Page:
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Ten Common Database Design Mistakes

Ten Common Database Design Mistakes
No list of mistakes is ever going to be exhaustive. People (myself included) do a lot of really stupid things, at times, in the name of “getting it done.” This list simply reflects the database design mistakes that are currently on my mind, or in some cases, constantly on my mind. I have done this topic two times before. If you’re interested in hearing the podcast version, visit Greg Low’s super-excellent SQL Down Under. I also presented a boiled down, ten-minute version at PASS for the Simple-Talk booth. Before I start with the list, let me be honest for a minute. So, the list: Poor design/planning Ignoring normalization Poor naming standards Lack of documentation One table to hold all domain values Using identity/guid columns as your only key Not using SQL facilities to protect data integrity Not using stored procedures to access data Trying to build generic objects Lack of testing Poor design/planning Ignoring Normalization Are there always 12 payments? Poor naming standards Security

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Five simple database design tips A flawed database can affect all areas of your application, so getting the design right is of paramount importance. Check out Builder's five simple design tips, and share some of your own. If an enterprise’s data is its lifeblood, then the database design can be the most important part of an application. Volumes have been written on this topic, and entire college degrees have been built around it. However, as has been said time and time again here on, there’s no teacher like experience. I’ll get the show started by listing my five favorite tips and giving a brief explanation of the rationale behind each one.

Using Connection String Keywords with SQL Server Native Client There are two ways OLE DB applications can initialize data source objects: IDBInitialize::Initialize IDataInitialize::GetDataSource In the first case, a provider string can be used to initialize connection properties by setting the property DBPROP_INIT_PROVIDERSTRING in the DBPROPSET_DBINIT property set. In the second case, an initialization string can be passed to IDataInitialize::GetDataSource method to initialize connection properties. Both methods initialize the same OLE DB connection properties, but different sets of keywords are used.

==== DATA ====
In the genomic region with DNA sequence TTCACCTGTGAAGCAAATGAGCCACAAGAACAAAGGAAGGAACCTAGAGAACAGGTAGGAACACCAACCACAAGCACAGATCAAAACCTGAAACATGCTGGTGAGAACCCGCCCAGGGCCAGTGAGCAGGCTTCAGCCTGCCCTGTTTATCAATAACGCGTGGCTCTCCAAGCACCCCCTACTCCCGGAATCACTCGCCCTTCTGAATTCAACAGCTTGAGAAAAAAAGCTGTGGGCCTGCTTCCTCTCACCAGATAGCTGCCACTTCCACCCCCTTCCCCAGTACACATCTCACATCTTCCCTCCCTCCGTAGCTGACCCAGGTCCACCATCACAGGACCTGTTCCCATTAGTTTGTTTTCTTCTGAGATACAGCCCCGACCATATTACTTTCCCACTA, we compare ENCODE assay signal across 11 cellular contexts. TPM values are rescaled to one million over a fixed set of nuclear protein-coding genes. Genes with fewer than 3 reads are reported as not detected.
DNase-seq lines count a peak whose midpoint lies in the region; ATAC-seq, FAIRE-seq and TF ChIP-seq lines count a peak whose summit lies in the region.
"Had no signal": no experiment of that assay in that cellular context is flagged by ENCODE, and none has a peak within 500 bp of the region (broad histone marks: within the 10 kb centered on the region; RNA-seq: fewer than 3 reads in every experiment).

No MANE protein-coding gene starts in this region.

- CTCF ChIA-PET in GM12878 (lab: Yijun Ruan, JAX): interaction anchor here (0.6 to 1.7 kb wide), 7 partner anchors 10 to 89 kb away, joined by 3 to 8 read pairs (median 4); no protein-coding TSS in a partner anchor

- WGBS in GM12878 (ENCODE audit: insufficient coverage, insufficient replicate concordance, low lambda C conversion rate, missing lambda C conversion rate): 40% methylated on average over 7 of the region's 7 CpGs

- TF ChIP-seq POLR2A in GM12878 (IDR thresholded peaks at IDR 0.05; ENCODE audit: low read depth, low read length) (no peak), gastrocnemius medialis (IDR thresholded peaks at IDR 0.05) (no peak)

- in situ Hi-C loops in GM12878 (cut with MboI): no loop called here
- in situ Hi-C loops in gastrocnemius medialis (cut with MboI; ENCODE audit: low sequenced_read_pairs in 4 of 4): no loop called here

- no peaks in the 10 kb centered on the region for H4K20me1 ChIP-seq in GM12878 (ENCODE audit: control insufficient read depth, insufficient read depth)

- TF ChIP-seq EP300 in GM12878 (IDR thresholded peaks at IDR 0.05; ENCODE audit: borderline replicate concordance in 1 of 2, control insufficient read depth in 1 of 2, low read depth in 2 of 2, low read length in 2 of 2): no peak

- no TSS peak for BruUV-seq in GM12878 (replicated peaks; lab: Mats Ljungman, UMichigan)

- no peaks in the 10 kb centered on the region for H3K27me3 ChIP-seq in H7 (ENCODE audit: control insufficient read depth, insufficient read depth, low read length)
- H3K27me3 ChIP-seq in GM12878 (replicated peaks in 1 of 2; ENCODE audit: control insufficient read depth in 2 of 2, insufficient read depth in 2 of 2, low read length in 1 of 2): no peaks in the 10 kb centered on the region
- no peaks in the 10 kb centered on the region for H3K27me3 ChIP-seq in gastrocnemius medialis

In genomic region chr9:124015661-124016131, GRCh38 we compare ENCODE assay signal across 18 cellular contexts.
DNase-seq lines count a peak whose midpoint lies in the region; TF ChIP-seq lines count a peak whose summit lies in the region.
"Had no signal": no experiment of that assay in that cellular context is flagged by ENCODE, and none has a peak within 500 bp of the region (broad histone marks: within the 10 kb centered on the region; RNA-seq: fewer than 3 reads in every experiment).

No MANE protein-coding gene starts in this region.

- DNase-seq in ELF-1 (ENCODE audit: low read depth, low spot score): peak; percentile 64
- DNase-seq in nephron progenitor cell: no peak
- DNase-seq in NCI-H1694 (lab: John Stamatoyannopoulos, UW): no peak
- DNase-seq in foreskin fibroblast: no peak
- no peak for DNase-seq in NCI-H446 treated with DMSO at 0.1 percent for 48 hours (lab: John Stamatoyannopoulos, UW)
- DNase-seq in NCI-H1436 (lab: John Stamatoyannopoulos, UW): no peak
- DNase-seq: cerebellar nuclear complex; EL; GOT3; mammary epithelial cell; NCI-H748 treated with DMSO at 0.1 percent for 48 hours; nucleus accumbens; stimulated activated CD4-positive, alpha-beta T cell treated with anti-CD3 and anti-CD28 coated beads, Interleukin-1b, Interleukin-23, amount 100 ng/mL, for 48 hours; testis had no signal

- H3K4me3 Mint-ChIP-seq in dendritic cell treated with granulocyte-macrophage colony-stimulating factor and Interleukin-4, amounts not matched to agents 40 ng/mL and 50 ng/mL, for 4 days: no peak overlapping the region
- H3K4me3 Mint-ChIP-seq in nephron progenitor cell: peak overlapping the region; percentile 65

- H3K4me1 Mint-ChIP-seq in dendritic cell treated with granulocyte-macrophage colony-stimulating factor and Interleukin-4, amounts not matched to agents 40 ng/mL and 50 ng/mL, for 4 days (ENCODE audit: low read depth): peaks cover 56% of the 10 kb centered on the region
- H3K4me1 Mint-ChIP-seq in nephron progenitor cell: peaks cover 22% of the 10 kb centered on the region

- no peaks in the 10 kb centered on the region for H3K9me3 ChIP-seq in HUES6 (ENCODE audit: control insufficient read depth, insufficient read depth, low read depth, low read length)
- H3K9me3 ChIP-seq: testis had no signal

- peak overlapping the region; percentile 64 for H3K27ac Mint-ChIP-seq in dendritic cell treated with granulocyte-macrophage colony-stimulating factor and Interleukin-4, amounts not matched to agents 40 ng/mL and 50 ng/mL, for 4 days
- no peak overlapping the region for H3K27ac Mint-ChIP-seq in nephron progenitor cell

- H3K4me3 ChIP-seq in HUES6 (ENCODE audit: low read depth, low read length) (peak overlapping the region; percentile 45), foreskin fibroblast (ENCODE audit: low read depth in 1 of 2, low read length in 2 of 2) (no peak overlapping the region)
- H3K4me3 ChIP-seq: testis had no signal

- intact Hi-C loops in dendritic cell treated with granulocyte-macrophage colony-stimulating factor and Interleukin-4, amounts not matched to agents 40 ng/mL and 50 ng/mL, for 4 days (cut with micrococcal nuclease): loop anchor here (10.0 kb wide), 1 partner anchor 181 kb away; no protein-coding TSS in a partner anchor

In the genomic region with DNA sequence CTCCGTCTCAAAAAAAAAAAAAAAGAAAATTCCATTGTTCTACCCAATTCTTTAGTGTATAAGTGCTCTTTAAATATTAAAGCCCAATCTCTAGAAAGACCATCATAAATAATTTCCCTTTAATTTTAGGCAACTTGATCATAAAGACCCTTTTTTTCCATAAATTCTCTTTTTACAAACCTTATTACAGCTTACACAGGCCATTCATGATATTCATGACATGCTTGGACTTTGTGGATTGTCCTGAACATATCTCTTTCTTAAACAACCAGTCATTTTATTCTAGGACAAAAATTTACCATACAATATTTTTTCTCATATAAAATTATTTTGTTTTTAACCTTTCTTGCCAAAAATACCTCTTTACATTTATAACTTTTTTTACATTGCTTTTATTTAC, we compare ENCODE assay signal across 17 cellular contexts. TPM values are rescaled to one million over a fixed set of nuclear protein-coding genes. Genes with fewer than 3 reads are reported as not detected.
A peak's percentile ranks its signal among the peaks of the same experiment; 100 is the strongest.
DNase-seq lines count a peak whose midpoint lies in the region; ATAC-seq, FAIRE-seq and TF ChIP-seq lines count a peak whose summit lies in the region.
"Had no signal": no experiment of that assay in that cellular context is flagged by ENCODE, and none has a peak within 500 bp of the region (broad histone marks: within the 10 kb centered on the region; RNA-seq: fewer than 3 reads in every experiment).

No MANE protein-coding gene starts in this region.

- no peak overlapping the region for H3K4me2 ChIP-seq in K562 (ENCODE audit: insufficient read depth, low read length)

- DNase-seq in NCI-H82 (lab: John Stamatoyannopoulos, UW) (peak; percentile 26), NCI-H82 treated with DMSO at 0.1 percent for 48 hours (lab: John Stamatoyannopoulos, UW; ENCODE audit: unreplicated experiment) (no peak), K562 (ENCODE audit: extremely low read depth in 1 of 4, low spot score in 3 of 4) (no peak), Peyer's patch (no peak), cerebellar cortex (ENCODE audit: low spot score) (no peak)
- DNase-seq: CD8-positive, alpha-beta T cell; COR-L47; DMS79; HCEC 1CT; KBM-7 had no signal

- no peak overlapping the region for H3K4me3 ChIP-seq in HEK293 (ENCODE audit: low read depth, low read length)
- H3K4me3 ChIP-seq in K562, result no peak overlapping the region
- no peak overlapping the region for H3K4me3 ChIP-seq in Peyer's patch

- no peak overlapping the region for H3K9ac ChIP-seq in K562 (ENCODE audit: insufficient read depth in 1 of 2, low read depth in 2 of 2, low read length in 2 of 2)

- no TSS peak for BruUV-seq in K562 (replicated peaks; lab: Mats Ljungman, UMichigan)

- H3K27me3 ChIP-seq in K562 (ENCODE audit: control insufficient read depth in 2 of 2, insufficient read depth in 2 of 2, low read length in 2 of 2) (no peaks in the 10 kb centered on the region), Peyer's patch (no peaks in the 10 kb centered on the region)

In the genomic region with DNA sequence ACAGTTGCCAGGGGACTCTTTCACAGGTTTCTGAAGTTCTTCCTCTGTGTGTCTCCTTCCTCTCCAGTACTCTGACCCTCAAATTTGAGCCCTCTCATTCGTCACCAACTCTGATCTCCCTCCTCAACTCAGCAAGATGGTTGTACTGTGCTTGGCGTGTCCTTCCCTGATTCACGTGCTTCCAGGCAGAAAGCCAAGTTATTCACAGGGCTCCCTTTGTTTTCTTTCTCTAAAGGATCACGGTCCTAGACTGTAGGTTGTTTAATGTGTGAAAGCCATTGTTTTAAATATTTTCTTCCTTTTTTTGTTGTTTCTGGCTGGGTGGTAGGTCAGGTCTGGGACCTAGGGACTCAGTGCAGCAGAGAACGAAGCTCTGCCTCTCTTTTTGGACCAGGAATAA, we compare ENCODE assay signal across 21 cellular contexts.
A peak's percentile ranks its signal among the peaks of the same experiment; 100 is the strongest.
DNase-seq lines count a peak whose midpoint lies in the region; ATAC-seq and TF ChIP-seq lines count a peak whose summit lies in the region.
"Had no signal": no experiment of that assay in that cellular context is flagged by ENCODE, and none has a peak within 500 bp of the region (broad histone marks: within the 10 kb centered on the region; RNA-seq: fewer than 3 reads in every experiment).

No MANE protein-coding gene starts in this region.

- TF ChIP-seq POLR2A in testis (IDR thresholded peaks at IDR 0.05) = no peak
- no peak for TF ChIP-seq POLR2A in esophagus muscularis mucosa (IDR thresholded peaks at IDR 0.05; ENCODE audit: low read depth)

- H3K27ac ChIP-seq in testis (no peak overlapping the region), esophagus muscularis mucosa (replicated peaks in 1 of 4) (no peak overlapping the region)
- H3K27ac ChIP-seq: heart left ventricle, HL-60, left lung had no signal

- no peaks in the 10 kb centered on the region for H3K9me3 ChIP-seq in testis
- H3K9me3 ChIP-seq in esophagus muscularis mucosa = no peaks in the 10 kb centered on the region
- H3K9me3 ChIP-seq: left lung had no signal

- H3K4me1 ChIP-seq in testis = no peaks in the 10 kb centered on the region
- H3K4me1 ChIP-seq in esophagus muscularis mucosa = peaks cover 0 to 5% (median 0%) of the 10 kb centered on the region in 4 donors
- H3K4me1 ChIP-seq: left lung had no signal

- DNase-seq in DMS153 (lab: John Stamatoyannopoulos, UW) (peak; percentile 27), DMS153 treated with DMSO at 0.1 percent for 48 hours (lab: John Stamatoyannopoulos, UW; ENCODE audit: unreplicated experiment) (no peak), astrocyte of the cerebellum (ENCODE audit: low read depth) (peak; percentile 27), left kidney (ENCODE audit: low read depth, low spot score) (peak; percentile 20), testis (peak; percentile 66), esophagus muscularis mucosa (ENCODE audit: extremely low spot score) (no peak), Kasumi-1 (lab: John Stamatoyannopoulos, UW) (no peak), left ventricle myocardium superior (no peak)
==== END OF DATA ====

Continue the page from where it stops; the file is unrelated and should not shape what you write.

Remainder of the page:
The one-to-many relationship On the page about linking tables I showed you how data from different tables can be linked by defining a foreign key relationship. You saw how orders are linked to customers by including the customer_id as a foreign key in the orders table. Another example of a one-to-many relationship is the relationship that exists between a mother and her children. A mother can have many children and each child has only one mother. (Technically it would be better to speak of a woman and her children instead of a mother and her children, because in a one-to-many relationship a mother can have 0, 1 or many children and a mother with 0 children isn't technically a mother. But let's just play along, ok?)

Unity 3 – April 2013 patterns & practices Developer Center April 2013 Unity is a lightweight, extensible dependency injection container with support for instance and type interception. How to share data between stored procedures An SQL text by Erland Sommarskog, SQL Server MVP. Most recent update 2013-11-02. Introduction The many-to-many relationship The many-to-many relationship is a relationship where multiple rows from table A can correspond to multiple rows in table B. An example of such a relationship is a school where teachers teach students. In most schools each teacher teaches multiple students and each student can be taught by multiple teachers. The relationship between beer distributors and the beers they distribute is a many-to-many relationship too.

Audit and document Security User Rights Assignment using C# For more information on the Windows Server documentation abilities of XIA Configuration please see the following We've recently been asked about the auditing of User Rights Assignment as seen in the Local Group Policy Editor. Having looked into this issue it is apparent that this cannot be done with any high level API such as WMI and requires the use of P/Invoke and the Win32 method LsaEnumerateAccountsWithUserRight. I've seen many posts on the Internet on the topic but I haven't seen a simplified example of this in use so have writen a quick C# sample application to enumerate the various rights and privileges and display the users assigned to that right in a grouped listview as per the screenshot below.

Ten Common SQL Programming Mistakes Database delivery patterns & practices STAGE 2 Continuous Integration: Fundamentals It is not always easy to spot "antipatterns" in your SQL, especially in more complex queries.